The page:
American bye

"American Pie" permanently etched Don McLean's name on the pop-music map at the end of 1971. It was the kind of song that got people talking, singing, thinking. The eight-and-a-half-minute folk-rock opus became a tombstone for the end of two ages of American innocence: the vision (and fiction) of simple life in the 1950s Eisenhower years, and the unredeemed hopes of the social and political revolutions of the 1960s. And, in some ways, it was McLean's epitaph as well, since he was never able to top or even match the overwhelming success of "American Pie." The song became a cultural phenomenon, later landing McLean on the cover of Life magazine as untold listeners tried to decode the song's meaning, something McLean himself declines to offer.

Almost 30 years later, "American Pie" came back in a multimedia rush, most notably when it was recorded by Madonna for the soundtrack to The Next Best Thing. It was also nabbed for the title of the recent teen gross-out sex flick, and even served as the tune to a Weird Al Yankovic parody of Star Wars titled "The Saga Begins." It's a song loved by many, yet probably hated by a considerable number as well, with a host of my music-critic brethren verging toward the latter camp.

I certainly leaned to the latter camp well before hearing it for the umpteenth time on pop radio in 1972. Eventually, I came to have an affection for it, and now I regard it with a nostalgic amusement that has little to do with its original impact. "American Pie" came back into my orbit at the end of the 1970s, when I road-managed McLean for a year and change, and had what I thought was a fairly close friendship with the man during that time and for a few years to follow. So with McLean playing the metroplex this weekend, and all these new slices of "American Pie" on the current pop-cultural menu, it seemed an ideal time to discuss the song's newfound popularity with the man who wrote it -- and catch up with a onetime friend with whom I'd lost touch.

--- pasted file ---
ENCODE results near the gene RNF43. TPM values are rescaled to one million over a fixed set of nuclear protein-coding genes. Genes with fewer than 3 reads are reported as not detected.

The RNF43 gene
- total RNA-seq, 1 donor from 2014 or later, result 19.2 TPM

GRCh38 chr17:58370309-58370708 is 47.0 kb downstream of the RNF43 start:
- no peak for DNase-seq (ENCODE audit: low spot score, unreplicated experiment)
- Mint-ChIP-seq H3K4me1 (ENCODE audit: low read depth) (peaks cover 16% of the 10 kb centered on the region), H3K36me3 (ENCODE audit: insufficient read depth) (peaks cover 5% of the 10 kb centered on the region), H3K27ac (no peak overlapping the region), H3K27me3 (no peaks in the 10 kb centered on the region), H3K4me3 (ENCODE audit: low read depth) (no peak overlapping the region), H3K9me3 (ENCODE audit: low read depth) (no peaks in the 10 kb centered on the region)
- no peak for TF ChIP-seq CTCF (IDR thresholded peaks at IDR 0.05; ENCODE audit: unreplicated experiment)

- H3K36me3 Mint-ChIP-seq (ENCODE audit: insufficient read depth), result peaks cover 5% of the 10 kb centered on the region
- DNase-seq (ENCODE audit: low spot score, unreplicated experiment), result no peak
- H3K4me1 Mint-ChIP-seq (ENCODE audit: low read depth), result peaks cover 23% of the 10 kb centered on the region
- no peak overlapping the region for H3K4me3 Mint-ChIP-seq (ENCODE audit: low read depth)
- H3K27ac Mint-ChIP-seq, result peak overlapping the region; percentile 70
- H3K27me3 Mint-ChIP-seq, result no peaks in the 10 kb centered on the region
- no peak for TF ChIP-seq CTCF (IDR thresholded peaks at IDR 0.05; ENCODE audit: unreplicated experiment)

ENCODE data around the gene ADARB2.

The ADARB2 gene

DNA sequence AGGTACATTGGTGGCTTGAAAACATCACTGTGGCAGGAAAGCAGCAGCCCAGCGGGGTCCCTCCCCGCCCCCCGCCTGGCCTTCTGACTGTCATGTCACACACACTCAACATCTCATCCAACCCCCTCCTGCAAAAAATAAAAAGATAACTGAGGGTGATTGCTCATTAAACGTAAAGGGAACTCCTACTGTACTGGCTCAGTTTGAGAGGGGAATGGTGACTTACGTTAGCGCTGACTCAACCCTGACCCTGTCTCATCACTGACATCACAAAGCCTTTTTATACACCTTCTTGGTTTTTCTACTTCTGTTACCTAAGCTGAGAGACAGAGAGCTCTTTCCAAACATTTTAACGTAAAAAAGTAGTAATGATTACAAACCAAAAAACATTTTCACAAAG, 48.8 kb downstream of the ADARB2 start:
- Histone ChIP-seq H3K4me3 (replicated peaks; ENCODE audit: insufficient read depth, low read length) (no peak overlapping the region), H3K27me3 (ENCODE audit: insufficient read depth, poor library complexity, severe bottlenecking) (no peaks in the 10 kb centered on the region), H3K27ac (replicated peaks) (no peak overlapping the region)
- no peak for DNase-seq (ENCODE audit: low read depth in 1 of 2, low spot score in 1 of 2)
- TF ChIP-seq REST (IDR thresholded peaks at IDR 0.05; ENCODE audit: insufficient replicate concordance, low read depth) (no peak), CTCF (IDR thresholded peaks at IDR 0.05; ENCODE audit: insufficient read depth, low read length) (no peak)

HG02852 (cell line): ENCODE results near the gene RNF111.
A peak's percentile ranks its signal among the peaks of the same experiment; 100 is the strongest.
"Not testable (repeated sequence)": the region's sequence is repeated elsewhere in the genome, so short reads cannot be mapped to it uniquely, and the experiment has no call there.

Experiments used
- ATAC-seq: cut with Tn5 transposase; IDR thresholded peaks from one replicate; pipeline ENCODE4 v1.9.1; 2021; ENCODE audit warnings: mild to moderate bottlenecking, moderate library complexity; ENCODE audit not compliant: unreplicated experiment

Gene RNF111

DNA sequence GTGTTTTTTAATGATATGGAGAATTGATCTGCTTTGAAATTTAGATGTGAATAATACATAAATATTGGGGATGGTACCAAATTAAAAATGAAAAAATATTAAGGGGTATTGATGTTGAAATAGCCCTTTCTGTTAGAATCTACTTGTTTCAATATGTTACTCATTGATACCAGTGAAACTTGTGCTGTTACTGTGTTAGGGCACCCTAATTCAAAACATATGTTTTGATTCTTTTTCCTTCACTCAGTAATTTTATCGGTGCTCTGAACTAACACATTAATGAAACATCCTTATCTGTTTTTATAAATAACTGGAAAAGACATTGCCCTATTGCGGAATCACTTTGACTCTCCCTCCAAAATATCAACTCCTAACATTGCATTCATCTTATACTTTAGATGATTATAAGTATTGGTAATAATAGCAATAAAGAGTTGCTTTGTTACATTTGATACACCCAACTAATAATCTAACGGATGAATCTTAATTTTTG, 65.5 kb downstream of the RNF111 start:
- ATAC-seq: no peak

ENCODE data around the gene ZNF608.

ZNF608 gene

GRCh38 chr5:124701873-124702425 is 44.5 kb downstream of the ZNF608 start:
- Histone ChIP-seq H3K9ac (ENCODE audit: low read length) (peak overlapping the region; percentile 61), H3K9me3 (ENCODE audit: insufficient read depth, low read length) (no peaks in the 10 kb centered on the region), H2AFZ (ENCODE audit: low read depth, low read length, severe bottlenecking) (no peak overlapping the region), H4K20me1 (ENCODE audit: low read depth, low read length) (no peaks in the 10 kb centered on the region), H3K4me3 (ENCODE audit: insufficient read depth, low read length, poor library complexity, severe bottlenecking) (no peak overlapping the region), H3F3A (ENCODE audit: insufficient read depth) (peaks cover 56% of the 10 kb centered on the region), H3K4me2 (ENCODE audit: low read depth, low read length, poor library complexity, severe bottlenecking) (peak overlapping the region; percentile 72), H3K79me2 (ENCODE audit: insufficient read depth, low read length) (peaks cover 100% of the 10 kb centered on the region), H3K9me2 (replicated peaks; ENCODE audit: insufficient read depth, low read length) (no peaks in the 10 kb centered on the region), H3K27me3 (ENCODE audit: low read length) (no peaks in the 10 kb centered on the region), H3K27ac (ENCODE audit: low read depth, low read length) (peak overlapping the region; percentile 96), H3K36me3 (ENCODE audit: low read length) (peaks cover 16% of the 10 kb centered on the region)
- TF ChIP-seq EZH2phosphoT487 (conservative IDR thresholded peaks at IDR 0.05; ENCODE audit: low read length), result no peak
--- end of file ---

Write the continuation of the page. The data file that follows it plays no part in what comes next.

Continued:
This was not to be: His "people" in Nashville turned down my interview request with that old show-business saw of "a former obligation." Now, that just might be true. But since I once offered similar euphemisms to disappointed concert promoters and interviewers on McLean's behalf, instinct tells me he probably just couldn't be bothered.

No matter. I hardly need to talk to McLean to write about him, since I've already talked to him about his music and career probably more than any other journalist, much of that a sort of ongoing, casual discussion between friends. Since I spent a fair part of 1979 and 1980 watching and hearing McLean perform his music, I have an appreciation for his gifts that is probably rare among much of the rock-crit community.

I also happen to know the little-told story behind the writing of "American Pie." And now is about as good a time as any to tell it in print. No, I'm not going to tell you who the Jester is. I heard that question enough times during my road time with McLean, and even if I knew, I wouldn't tell -- for the sheer sake of being ornery. It's not like telling this story is spilling any state secrets; much to the contrary, I think it reinforces the notion of the song's considerable mystical power.

When "American Pie" hit, McLean was grilled endlessly about its meaning. The very act of asking a songwriter to assign specific meaning to a song is often useless. One of the best things about great music, at least in the days before music videos, was that a song's meaning could be so malleable. Often, the best definition for a song is yours -- whatever it means to you because of the way it applies to your life and way of thinking.

Of course, "American Pie" was doomed to be over-analyzed, coming as it did at a time when the entire nation felt a seismic cultural shift. A thumbnail definition might be that the Kennedy era had truly ended and we were fully under the influence of the Nixon years. The idea that we'd come upon "the day the music died" was palpable. The way the song's verses spun a pop-music and -cultural allegory -- references to the King and Queen, the Jester, Jack Flash, James Dean, and the Father, Son, and Holy Ghost; snippets referencing previous songs; and a first verse that was clearly (as McLean has admitted) his reaction as a teenager to the death of Buddy Holly, an early musical hero of his -- captivated the public imagination in a manner as profound as any song did in the 20th century. It was parsed on the radio, studied in schools, debated in bull sessions among friends.

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Rob Patterson

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